Bisphosphonates (BPs) are non-hydrolyzable pyrophosphate analogs with high affinity to hydroxyapatite due to their ability to create bidentate or tridentate chelates with calcium ions. Consequently, BP lead to strong interactions with dentin, enamel, and bones. BPs (especially those bearing OH) accelerate osteoblasts action, while strongly inhibiting osteoclasts, thus contributing to enhanced bone formation. Recently, several novel BP non-biodegradable and biodegradable vinylic monomers were synthesized in our laboratory. This article provides a detailed description regarding the synthesis of a unique biodegradable BP monomer and near infrared (NIR) fluorescent nano/microparticles for diagnosis and therapy of bone malignancy. These particles were prepared by dispersion copolymerization of three monomers: methacrylate polyethylene glycol (PEG) BP, N-(3-aminopropyl) methacrylamide, and the crosslinker monomer tetra(ethyleneglycol) diacrylate. The PEG-BP nanoparticles size was controlled by changing various polymerization parameters. These BP particles possess dual functionality: covalent attachment of a dye (e.g., NIR fluorescent dye) or drug to the nanoparticles through the primary amine groups belonging to the aminopropyl methacrylamide monomeric units and chelation to the bone mineral hydroxyapatite through the BP groups belonging to the methacrylate PEG-BP monomeric units. Body distribution of the optimal crosslinked BP nanoparticles was tested on a chicken embryo model via intravenous administration. This study indicated that the fluorescence intensity of all the organs except the bones decreased significantly within 48h (p<0.05) while that of the bones hardly changed over that time (p>0.05). In addition, a relatively long half-life time of these nanoparticles in blood has been demonstrated, probably due to the PEG moiety.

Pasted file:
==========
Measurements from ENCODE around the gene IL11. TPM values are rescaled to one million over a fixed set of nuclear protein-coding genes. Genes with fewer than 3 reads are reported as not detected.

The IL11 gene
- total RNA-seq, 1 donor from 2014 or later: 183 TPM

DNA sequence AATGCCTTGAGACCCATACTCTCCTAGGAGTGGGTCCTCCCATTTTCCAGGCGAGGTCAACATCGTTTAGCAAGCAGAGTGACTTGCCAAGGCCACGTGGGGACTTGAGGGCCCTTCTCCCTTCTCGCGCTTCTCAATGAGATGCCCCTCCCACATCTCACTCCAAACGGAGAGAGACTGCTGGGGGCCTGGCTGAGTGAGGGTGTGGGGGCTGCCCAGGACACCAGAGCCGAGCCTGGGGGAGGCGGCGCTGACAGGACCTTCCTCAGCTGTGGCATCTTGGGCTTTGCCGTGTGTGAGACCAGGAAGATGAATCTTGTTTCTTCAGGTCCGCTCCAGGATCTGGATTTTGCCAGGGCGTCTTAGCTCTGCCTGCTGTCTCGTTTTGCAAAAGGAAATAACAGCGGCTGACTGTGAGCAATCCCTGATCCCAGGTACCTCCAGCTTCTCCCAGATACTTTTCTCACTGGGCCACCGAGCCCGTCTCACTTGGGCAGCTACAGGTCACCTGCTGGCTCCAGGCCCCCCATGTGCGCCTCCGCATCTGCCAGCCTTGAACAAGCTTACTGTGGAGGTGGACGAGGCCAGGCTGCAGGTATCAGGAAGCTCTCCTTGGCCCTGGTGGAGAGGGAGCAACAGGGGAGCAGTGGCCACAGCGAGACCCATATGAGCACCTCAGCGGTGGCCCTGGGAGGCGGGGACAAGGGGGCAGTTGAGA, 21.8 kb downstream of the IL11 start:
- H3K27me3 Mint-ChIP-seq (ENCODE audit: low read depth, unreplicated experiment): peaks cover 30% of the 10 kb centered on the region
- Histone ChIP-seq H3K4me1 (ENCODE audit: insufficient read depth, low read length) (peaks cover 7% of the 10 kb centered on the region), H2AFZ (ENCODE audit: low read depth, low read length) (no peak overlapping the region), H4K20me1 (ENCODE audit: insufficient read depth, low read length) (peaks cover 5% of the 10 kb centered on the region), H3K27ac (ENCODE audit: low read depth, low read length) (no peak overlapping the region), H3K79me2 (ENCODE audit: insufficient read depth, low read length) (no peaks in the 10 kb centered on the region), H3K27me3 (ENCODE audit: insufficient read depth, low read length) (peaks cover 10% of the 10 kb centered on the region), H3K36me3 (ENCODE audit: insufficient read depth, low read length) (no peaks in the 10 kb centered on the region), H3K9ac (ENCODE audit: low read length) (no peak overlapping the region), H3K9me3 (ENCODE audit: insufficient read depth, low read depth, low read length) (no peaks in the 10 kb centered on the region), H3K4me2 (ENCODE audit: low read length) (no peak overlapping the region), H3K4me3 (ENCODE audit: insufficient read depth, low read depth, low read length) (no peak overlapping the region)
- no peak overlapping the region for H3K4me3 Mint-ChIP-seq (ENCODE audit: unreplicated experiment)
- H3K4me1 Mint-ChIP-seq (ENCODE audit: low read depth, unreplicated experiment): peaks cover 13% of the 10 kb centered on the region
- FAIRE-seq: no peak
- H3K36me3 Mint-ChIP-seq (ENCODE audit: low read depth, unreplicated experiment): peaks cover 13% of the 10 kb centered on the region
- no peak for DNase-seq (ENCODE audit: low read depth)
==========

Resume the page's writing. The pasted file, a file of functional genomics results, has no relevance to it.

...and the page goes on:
- Biodegradable polymers
- Bisphosphonates nanoparticles
- Near IR fluorescent nanoparticles